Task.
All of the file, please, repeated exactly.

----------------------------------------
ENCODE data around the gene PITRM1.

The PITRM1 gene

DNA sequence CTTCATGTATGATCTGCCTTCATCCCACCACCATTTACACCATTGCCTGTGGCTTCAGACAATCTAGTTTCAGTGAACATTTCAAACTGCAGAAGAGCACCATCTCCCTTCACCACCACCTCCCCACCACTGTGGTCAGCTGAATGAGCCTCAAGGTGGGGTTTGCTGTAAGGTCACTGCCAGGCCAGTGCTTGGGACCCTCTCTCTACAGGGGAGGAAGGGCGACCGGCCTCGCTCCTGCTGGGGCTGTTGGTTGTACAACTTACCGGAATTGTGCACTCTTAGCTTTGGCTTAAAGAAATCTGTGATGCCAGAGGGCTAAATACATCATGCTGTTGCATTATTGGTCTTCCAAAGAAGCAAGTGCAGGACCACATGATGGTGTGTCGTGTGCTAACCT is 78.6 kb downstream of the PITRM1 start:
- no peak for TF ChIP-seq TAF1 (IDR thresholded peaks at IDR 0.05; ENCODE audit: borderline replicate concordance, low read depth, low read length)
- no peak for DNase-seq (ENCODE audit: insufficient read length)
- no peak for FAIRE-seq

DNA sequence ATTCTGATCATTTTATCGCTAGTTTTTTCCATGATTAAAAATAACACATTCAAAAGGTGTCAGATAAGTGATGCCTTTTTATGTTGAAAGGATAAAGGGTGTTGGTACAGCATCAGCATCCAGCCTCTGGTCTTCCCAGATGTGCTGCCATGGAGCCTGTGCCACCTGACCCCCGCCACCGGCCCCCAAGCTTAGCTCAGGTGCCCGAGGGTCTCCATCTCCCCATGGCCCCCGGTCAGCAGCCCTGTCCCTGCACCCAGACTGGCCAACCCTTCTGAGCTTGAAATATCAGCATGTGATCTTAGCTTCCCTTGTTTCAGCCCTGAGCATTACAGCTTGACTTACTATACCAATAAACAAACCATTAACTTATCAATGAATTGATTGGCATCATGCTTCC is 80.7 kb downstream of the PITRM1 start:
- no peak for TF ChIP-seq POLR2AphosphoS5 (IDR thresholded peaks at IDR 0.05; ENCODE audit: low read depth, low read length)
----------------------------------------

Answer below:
ENCODE data around the gene PITRM1.

The PITRM1 gene

DNA sequence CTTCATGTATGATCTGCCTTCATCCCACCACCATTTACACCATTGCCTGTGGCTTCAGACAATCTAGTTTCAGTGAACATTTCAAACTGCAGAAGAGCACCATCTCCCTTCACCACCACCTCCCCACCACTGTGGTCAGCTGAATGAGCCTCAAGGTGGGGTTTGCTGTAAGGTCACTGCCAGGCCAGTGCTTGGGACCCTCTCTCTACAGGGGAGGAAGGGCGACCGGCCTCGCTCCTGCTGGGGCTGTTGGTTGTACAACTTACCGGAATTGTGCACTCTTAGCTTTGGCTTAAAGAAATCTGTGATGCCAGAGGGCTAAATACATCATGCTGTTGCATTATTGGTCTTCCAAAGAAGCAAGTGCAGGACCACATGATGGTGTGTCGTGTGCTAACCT is 78.6 kb downstream of the PITRM1 start:
- no peak for TF ChIP-seq TAF1 (IDR thresholded peaks at IDR 0.05; ENCODE audit: borderline replicate concordance, low read depth, low read length)
- no peak for DNase-seq (ENCODE audit: insufficient read length)
- no peak for FAIRE-seq

DNA sequence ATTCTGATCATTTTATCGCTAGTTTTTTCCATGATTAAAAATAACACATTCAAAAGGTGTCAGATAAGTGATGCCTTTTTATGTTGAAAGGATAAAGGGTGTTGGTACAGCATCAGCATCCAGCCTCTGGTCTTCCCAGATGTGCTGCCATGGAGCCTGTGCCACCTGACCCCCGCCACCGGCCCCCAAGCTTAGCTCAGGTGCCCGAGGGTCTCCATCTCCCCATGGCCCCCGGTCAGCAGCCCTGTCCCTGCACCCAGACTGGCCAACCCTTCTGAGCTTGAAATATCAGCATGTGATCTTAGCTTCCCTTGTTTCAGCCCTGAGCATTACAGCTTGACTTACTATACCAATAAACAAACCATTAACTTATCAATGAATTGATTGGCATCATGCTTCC is 80.7 kb downstream of the PITRM1 start:
- no peak for TF ChIP-seq POLR2AphosphoS5 (IDR thresholded peaks at IDR 0.05; ENCODE audit: low read depth, low read length)